—Vicki Courtney, a fellow author, who would have rather gone unnamed to embrace obscurity

Embracing Obscurity may change the way you view the authentic Christian life. It pierced my heart with the simple truth that I do not suffer from a lack of self-confidence but from an abundance of self-importance. Can I be content with relative obscurity so that Christ may be made more famous?! A haunting question to be sure. A worthwhile question no doubt. So, be prepared to be made uncomfortable in a good way.

—Daniel L. Akin, president of Southeastern Baptist Theological Seminary

It is a paradoxical sign of the times that a book advocating the virtues of anonymity yet requires named endorsements in order to be properly marketable. Thus, it is with some sense of irony, if not incoherence, that I commend this work. We live in an age where self-promotion is the norm and where even many sincere Christians have bought into this culture with enthusiasm. Yet the message of this important book is that such self promotion is not simply a neutral cultural tool but is in fact antithetical to biblical Christianity. This is a timely call to modesty, privacy, and humility. It is painful but necessary reading that is likely to be hated, disparaged, or simply ignored by the very people who most need to heed its message.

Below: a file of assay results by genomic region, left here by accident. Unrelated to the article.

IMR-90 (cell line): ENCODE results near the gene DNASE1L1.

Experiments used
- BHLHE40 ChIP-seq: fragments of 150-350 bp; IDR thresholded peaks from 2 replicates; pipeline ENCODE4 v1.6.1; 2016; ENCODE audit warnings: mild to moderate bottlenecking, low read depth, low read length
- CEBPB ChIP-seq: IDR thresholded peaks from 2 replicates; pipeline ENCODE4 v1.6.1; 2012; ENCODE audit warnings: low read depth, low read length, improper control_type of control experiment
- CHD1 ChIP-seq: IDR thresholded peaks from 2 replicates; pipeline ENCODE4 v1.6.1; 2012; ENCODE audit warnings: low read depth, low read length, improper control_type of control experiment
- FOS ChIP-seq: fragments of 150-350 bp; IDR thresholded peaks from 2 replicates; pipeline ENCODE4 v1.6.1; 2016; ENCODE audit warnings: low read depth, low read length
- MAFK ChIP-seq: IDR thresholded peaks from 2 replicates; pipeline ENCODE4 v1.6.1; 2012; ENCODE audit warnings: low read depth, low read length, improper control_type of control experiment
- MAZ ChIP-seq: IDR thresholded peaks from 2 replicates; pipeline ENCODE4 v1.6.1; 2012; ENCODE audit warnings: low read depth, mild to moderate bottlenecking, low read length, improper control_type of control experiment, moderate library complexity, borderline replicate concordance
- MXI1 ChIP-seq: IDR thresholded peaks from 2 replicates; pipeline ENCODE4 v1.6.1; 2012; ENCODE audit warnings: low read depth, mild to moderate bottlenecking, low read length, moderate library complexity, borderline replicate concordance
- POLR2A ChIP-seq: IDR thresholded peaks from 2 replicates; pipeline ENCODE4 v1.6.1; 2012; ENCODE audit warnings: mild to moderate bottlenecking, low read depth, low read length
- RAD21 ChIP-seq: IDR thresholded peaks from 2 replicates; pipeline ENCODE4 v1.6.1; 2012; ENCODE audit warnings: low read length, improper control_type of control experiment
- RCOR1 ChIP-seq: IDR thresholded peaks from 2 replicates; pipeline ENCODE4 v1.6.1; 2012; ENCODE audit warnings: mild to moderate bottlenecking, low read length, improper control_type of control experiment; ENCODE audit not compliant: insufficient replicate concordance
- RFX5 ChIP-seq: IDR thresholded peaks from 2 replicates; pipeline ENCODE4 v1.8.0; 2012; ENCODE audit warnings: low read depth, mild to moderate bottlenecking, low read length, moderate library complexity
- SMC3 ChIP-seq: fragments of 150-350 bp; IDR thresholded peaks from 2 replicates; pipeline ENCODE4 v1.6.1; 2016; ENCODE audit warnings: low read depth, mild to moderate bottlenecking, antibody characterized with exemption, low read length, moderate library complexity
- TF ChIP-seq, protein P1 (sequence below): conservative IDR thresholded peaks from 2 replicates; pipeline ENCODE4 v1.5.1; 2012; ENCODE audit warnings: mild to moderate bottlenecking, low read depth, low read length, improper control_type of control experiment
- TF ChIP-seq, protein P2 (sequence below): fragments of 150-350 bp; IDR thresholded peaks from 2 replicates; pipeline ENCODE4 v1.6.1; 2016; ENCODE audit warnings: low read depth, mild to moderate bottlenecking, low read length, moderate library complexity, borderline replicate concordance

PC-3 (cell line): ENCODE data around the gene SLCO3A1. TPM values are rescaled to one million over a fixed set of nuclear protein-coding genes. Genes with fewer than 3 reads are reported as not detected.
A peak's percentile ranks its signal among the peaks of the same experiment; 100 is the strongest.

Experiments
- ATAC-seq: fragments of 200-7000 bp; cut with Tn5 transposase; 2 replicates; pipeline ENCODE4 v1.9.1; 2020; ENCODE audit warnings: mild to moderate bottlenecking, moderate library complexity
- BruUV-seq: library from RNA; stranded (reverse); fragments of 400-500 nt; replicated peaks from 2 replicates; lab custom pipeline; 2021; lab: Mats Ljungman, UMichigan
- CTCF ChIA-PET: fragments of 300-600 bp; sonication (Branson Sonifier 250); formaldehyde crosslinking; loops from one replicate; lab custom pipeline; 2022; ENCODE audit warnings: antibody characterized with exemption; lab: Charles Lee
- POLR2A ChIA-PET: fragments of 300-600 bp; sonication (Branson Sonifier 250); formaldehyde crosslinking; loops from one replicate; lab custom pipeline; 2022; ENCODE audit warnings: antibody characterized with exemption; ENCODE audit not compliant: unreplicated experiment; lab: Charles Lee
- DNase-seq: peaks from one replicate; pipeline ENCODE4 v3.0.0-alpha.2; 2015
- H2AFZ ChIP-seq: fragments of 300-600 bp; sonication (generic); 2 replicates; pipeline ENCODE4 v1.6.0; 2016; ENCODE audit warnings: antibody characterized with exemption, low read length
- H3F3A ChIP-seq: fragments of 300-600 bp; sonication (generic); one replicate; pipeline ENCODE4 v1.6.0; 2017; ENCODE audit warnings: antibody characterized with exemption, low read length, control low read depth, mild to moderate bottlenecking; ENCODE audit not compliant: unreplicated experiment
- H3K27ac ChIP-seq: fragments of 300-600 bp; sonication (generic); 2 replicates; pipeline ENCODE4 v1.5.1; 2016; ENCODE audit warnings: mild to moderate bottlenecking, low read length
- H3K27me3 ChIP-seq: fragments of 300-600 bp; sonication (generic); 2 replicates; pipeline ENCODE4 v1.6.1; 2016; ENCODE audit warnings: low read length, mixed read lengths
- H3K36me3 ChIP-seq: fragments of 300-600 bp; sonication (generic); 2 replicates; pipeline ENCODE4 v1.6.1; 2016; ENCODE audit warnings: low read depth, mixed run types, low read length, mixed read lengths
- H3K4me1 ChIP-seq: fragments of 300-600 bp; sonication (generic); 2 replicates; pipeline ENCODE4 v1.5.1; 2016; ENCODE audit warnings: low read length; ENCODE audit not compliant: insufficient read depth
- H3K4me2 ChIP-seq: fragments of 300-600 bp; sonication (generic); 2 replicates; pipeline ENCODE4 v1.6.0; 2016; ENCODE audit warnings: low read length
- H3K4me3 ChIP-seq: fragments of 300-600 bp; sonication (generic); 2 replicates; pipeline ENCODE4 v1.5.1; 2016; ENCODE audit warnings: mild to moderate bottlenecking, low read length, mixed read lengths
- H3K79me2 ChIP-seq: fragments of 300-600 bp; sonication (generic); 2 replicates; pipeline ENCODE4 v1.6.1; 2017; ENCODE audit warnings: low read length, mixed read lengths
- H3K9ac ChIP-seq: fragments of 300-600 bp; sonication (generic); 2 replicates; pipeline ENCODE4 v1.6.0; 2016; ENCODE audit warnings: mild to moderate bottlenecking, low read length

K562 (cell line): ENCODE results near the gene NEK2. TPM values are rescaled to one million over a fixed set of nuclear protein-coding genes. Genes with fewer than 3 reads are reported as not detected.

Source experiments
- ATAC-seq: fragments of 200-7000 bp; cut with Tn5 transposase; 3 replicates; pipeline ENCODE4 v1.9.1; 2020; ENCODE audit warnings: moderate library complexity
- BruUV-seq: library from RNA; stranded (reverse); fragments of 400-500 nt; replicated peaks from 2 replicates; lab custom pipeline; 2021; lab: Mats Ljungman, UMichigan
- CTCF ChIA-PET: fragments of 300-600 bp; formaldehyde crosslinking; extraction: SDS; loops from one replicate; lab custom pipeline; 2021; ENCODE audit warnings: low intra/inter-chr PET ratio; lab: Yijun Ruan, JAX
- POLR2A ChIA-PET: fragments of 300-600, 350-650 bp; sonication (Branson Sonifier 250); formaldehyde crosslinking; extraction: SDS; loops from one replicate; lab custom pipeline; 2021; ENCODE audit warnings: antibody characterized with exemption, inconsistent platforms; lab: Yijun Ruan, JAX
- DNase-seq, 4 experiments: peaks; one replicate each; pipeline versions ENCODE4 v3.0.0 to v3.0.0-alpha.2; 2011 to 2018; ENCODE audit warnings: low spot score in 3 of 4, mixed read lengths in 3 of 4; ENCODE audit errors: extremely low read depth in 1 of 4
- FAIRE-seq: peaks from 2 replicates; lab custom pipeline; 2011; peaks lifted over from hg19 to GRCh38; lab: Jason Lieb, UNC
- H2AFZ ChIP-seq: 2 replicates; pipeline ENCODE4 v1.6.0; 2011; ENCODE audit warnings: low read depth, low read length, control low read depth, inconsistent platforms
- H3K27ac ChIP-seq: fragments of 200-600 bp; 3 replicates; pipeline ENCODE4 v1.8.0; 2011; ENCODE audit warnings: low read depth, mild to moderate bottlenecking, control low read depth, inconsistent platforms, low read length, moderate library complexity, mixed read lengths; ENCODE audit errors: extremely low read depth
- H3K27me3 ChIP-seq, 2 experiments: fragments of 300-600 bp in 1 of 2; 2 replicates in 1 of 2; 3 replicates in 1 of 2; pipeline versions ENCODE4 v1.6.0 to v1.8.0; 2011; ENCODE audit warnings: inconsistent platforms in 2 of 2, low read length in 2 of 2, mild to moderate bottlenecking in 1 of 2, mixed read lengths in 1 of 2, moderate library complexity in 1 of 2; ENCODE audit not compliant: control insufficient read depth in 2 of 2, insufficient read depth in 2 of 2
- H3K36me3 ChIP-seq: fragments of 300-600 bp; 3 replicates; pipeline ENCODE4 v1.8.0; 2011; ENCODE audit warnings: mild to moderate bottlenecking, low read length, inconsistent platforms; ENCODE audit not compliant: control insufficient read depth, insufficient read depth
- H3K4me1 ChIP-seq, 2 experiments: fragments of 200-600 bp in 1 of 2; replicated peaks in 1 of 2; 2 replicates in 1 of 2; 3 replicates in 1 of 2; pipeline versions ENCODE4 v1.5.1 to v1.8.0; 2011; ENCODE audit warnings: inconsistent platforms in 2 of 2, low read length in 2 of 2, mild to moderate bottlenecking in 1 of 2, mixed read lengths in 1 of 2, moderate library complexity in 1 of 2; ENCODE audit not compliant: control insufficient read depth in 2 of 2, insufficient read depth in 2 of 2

—Carl R. Trueman, Westminster Theological Seminary

Many of us are drunk right now, intoxicated with a desire to be respected, honored, and widely known. And yet this intoxication derails our ability to give God the respect, honor, and renown that He so rightly deserves. For this reason, the author of Embracing Obscurity argues that we must renounce his desire to build our own kingdom and, in so doing, we will find unspeakable joy and freedom in Christ. If you are fighting the temptation to build your own kingdom—like I am—you need to buy this book and take its thesis to heart.